As a result, there are great new services that can make our daily business routines so much easier than before and without any upfront investment. Take one category that is strategic to all companies selling, marketing, and supporting customers: customer relationship management (CRM). Traditionally, these applications were residing on your PC or on the company’s server. The implementation of larger sales forces was extremely complex and expensive while small businesses could live with a desktop application and home offices often used Outlook as their main depository for customer information. Now, however, for a small monthly fee we see highly complex and beneficial cloud services that offer full-featured systems only large companies could afford in the past. No setup costs, no IT investments – just register, pay, and go. No doubt these services have improved the efficiency and effectiveness of sales organizations greatly. And some of these service companies are generating billions in revenues by satisfying the needs of their customers. Life is good.
Often I am asked to name the top 10 reasons why our customers select PCmover Enterprise. Each organization has different requirements, which means not all these reasons are applicable to every situation. However, from many discussions and customer feedback, I have comprised this generalized list:
Approaching 30 years of age is a big deal. It is – for some – the final threshold to adulthood. For companies in general, approaching 30 is not really a big deal given that many businesses have a 100 year plus tradition. But for a software company approaching 30 really is a big deal.
Has life really changed in the last 30 years? The basics are the same, but how we communicate, do our jobs and plan the future has dramatically changed. Today we use personal computers, tablets, and smart phones to do many routine tasks and have created a world without borders where information is always at your fingertips.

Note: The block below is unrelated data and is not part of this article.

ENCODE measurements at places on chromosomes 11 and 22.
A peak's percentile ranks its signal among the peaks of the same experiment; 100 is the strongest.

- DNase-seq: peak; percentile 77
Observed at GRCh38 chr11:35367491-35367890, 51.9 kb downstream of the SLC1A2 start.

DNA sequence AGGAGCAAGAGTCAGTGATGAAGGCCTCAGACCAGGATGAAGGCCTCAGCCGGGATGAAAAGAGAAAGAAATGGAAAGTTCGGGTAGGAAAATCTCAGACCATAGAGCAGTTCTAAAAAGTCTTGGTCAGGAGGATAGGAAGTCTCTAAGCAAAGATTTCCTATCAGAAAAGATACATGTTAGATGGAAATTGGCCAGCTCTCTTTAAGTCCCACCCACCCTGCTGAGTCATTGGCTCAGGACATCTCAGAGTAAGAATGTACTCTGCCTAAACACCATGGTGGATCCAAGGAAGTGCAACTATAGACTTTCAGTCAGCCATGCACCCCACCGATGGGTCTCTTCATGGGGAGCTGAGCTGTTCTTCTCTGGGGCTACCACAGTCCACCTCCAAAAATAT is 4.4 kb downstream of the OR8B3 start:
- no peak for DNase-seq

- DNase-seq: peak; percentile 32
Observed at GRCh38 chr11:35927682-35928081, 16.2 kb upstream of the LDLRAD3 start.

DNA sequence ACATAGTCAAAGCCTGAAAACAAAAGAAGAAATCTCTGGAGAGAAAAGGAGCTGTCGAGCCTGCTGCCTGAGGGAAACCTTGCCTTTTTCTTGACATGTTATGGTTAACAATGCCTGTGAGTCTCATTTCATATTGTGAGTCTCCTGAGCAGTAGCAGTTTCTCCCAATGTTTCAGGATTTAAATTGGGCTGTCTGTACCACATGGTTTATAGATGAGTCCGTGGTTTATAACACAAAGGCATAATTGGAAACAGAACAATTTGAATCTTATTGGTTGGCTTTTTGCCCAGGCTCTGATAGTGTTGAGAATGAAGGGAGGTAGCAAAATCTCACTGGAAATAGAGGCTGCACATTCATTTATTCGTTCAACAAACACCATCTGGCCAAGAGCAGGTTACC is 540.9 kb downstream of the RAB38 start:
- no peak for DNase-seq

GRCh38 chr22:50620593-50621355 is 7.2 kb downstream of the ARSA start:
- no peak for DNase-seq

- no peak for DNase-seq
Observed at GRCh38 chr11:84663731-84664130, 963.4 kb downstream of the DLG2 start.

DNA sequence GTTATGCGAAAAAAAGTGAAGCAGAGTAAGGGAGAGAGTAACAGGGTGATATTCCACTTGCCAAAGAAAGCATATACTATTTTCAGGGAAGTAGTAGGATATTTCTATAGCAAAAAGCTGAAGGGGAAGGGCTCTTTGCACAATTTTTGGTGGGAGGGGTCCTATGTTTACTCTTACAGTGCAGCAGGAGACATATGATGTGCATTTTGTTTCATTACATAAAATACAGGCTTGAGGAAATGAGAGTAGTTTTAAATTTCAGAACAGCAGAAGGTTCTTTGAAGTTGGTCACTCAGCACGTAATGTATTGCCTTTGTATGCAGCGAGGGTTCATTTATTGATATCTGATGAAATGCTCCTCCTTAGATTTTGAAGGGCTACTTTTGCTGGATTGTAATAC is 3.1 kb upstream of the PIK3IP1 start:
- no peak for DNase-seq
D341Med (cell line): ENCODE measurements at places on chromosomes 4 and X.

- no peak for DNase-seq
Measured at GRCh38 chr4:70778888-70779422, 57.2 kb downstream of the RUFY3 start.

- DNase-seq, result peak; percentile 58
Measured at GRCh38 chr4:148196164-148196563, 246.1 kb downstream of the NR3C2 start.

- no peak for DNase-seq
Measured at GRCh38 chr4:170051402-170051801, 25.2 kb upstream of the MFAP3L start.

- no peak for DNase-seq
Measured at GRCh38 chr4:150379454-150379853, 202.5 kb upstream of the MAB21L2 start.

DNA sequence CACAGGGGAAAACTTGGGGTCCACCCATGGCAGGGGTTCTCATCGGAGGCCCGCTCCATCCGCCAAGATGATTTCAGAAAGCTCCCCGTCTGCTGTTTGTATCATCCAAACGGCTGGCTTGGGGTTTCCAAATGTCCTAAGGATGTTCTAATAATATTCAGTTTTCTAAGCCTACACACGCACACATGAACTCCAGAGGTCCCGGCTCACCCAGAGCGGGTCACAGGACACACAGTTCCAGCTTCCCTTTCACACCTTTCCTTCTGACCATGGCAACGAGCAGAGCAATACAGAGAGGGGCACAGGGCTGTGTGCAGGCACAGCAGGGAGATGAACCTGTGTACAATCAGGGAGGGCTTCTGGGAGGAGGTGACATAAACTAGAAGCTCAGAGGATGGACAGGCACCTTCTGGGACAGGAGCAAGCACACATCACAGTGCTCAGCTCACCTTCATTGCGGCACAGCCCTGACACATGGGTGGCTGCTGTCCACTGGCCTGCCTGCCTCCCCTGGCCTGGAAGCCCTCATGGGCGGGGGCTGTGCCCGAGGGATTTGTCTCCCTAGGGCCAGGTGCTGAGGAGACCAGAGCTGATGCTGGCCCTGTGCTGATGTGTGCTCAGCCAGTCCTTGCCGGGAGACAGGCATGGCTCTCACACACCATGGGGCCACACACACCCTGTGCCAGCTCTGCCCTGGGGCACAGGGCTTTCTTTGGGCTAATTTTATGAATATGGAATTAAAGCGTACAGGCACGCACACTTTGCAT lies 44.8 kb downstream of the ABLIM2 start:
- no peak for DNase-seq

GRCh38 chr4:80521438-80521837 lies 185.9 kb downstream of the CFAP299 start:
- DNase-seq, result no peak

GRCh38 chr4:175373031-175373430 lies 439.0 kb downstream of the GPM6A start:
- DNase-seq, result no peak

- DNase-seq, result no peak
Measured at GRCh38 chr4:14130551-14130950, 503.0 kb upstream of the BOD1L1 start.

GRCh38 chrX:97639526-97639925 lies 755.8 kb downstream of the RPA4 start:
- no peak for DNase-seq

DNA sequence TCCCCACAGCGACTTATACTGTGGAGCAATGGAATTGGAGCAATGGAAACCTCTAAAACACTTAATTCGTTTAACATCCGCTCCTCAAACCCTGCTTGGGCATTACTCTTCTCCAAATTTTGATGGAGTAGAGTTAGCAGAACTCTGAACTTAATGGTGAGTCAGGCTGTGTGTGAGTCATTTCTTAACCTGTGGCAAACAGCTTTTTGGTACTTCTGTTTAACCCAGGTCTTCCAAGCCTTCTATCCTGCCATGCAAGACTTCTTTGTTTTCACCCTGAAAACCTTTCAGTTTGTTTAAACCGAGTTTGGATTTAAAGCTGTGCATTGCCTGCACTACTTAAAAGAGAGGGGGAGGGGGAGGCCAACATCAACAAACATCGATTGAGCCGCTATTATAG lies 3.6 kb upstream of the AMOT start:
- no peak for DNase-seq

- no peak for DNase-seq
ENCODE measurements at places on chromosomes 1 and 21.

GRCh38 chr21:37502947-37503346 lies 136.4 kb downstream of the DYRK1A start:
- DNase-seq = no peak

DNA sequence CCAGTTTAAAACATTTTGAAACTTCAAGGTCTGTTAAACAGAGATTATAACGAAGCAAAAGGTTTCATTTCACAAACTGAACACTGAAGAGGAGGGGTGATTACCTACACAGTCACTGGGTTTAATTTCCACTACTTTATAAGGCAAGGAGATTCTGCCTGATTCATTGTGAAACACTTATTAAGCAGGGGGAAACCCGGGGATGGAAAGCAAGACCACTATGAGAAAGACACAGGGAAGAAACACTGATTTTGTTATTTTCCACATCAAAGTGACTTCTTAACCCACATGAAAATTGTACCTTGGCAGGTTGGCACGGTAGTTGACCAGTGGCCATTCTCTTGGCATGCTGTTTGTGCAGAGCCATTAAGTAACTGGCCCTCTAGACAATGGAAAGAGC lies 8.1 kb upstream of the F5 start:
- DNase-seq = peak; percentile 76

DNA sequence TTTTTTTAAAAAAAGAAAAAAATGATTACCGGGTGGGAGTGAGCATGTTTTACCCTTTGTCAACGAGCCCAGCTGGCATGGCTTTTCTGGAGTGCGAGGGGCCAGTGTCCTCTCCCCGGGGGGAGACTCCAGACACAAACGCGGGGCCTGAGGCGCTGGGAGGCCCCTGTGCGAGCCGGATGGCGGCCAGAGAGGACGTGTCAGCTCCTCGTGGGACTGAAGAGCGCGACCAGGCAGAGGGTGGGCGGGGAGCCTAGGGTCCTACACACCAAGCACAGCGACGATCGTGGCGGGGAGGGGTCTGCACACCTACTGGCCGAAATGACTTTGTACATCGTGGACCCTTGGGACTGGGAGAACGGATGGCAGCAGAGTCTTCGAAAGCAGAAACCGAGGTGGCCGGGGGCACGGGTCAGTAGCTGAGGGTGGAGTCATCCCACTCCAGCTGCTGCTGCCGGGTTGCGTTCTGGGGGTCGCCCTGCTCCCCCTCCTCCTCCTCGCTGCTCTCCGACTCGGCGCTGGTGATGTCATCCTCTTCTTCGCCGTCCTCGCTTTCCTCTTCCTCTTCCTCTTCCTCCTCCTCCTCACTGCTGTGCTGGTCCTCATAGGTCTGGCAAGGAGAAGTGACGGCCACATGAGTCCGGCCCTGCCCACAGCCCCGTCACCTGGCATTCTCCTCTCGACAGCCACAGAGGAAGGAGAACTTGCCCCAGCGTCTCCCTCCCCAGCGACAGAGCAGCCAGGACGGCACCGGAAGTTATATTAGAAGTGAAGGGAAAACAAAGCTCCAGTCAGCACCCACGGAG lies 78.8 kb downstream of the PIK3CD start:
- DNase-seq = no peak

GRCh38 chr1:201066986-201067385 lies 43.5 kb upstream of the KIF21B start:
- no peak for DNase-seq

Laplink passed its 29th anniversary in May 2012. Wow! There really aren’t many software companies still around after 30 years. For Laplink (or Traveling Software as it was called in the early days), it all started with building software for one of the first computing devices – the Radio Shack M100 built by Kyocera. It was running a version of Basic with an i80C85 processor and had between 8 and 32k RAM. (That’s right – “k” as in kilobytes, not megabytes or gigabytes!) The built-in display was an 8×40 character LCD screen. Introduced in 1983, it retailed for over US $ 1,000. As with many tech people back in 1983, the founding members of the Laplink team (led by Mark Eppley) were fascinated by that device!
Here at Laplink we love new technology. As a software company it’s in our blood to be on the hunt for interesting or impactful developments in the tech world. And as a Gold-Certified partner of Microsoft, much of the software we create helps to better the experience users and businesses have with Microsoft products. Because of these two points we are very excited about Windows 8 and what it will mean to consumer’s world-wide. And if Windows 8 is doing anything, it’s generating some impactful discussion. Just check out this recent developer’s blog post regarding some recent UI changes. It’s more of a short-novel than a blog post, but interesting none-the-less.